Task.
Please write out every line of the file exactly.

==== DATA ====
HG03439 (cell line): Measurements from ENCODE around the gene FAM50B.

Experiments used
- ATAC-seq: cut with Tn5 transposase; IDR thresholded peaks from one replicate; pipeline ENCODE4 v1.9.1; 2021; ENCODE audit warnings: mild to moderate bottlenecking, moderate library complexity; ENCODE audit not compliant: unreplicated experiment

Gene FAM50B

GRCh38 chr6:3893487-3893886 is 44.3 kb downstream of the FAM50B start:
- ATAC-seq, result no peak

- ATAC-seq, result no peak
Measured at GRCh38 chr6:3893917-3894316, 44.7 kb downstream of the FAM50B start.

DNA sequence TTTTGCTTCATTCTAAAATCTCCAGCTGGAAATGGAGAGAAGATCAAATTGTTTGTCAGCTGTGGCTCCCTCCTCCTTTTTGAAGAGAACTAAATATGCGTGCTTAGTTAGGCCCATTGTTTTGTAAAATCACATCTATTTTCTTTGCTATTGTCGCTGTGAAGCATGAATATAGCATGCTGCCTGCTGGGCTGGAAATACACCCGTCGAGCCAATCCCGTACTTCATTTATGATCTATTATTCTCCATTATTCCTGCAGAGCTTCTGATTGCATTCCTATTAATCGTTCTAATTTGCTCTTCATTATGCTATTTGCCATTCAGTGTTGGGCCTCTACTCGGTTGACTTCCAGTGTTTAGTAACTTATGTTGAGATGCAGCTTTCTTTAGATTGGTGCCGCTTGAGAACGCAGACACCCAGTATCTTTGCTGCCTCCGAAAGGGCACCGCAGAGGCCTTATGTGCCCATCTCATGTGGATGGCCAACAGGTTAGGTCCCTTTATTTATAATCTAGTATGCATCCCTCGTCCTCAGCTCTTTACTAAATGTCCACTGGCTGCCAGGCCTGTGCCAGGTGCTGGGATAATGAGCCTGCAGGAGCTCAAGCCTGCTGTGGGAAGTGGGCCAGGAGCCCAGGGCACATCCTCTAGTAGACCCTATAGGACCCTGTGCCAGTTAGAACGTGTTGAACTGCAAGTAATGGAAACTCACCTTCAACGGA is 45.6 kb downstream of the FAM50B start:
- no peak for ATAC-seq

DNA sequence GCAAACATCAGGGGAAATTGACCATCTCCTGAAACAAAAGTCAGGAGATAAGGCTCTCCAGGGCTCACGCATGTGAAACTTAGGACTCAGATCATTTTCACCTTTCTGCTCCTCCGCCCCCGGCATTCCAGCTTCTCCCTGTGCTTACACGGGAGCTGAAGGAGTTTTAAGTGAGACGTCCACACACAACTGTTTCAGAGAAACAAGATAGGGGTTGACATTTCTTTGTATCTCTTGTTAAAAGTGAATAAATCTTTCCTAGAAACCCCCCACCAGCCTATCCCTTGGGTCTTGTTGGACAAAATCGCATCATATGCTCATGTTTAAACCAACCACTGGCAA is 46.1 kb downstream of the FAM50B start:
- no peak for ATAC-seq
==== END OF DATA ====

HG03439 (cell line): Measurements from ENCODE around the gene FAM50B.

Experiments used
- ATAC-seq: cut with Tn5 transposase; IDR thresholded peaks from one replicate; pipeline ENCODE4 v1.9.1; 2021; ENCODE audit warnings: mild to moderate bottlenecking, moderate library complexity; ENCODE audit not compliant: unreplicated experiment

Gene FAM50B

GRCh38 chr6:3893487-3893886 is 44.3 kb downstream of the FAM50B start:
- ATAC-seq, result no peak

- ATAC-seq, result no peak
Measured at GRCh38 chr6:3893917-3894316, 44.7 kb downstream of the FAM50B start.

DNA sequence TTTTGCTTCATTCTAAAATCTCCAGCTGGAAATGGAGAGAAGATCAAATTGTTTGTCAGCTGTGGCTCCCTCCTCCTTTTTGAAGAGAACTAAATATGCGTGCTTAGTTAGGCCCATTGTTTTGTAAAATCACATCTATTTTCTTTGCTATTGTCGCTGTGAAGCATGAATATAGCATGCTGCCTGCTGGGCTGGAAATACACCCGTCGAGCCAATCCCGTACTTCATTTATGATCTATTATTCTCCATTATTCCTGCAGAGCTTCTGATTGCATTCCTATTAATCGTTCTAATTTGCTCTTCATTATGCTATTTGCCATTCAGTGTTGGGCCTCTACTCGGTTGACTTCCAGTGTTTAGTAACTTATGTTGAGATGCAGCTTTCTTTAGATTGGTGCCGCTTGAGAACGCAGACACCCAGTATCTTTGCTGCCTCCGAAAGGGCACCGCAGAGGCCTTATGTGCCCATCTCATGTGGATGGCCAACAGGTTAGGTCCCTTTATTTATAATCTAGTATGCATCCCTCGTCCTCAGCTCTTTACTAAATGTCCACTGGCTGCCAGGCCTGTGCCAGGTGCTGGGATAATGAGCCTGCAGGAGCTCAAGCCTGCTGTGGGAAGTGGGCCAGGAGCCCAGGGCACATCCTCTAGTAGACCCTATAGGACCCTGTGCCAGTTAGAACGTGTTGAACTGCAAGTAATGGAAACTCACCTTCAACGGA is 45.6 kb downstream of the FAM50B start:
- no peak for ATAC-seq

DNA sequence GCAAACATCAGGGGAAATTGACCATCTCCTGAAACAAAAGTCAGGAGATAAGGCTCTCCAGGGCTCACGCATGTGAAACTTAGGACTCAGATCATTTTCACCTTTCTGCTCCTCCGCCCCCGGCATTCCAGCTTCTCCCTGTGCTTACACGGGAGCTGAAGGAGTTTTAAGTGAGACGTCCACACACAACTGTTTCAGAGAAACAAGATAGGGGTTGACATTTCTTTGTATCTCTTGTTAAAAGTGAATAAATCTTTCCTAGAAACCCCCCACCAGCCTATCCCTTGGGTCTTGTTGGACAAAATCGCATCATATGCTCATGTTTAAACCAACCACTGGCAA is 46.1 kb downstream of the FAM50B start:
- no peak for ATAC-seq